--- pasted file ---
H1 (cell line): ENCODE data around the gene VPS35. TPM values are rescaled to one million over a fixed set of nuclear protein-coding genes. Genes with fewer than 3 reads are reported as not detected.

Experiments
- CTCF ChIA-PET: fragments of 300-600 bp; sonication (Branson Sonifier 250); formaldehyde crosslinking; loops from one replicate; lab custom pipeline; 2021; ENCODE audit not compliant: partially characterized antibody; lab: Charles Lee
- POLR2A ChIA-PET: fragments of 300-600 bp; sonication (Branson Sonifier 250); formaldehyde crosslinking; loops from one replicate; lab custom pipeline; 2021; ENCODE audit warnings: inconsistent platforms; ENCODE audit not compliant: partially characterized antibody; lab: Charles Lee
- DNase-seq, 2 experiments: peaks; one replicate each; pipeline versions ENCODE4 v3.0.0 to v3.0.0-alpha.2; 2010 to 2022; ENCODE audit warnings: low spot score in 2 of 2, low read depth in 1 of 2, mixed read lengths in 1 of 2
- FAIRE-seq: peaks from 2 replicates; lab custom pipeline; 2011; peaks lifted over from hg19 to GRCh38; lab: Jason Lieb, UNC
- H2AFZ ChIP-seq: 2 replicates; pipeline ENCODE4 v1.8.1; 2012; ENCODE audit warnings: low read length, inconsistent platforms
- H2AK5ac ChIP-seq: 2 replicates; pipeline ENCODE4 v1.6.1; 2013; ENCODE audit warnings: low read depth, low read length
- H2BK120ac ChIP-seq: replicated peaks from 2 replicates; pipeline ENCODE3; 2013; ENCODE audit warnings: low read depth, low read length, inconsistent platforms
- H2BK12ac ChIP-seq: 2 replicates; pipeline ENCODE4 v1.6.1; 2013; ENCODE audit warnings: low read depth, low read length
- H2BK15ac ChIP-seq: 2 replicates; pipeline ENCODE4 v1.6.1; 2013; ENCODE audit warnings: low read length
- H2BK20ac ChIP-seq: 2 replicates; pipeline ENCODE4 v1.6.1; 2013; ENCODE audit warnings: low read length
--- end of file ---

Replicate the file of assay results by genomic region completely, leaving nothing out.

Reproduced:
H1 (cell line): ENCODE data around the gene VPS35. TPM values are rescaled to one million over a fixed set of nuclear protein-coding genes. Genes with fewer than 3 reads are reported as not detected.

Experiments
- CTCF ChIA-PET: fragments of 300-600 bp; sonication (Branson Sonifier 250); formaldehyde crosslinking; loops from one replicate; lab custom pipeline; 2021; ENCODE audit not compliant: partially characterized antibody; lab: Charles Lee
- POLR2A ChIA-PET: fragments of 300-600 bp; sonication (Branson Sonifier 250); formaldehyde crosslinking; loops from one replicate; lab custom pipeline; 2021; ENCODE audit warnings: inconsistent platforms; ENCODE audit not compliant: partially characterized antibody; lab: Charles Lee
- DNase-seq, 2 experiments: peaks; one replicate each; pipeline versions ENCODE4 v3.0.0 to v3.0.0-alpha.2; 2010 to 2022; ENCODE audit warnings: low spot score in 2 of 2, low read depth in 1 of 2, mixed read lengths in 1 of 2
- FAIRE-seq: peaks from 2 replicates; lab custom pipeline; 2011; peaks lifted over from hg19 to GRCh38; lab: Jason Lieb, UNC
- H2AFZ ChIP-seq: 2 replicates; pipeline ENCODE4 v1.8.1; 2012; ENCODE audit warnings: low read length, inconsistent platforms
- H2AK5ac ChIP-seq: 2 replicates; pipeline ENCODE4 v1.6.1; 2013; ENCODE audit warnings: low read depth, low read length
- H2BK120ac ChIP-seq: replicated peaks from 2 replicates; pipeline ENCODE3; 2013; ENCODE audit warnings: low read depth, low read length, inconsistent platforms
- H2BK12ac ChIP-seq: 2 replicates; pipeline ENCODE4 v1.6.1; 2013; ENCODE audit warnings: low read depth, low read length
- H2BK15ac ChIP-seq: 2 replicates; pipeline ENCODE4 v1.6.1; 2013; ENCODE audit warnings: low read length
- H2BK20ac ChIP-seq: 2 replicates; pipeline ENCODE4 v1.6.1; 2013; ENCODE audit warnings: low read length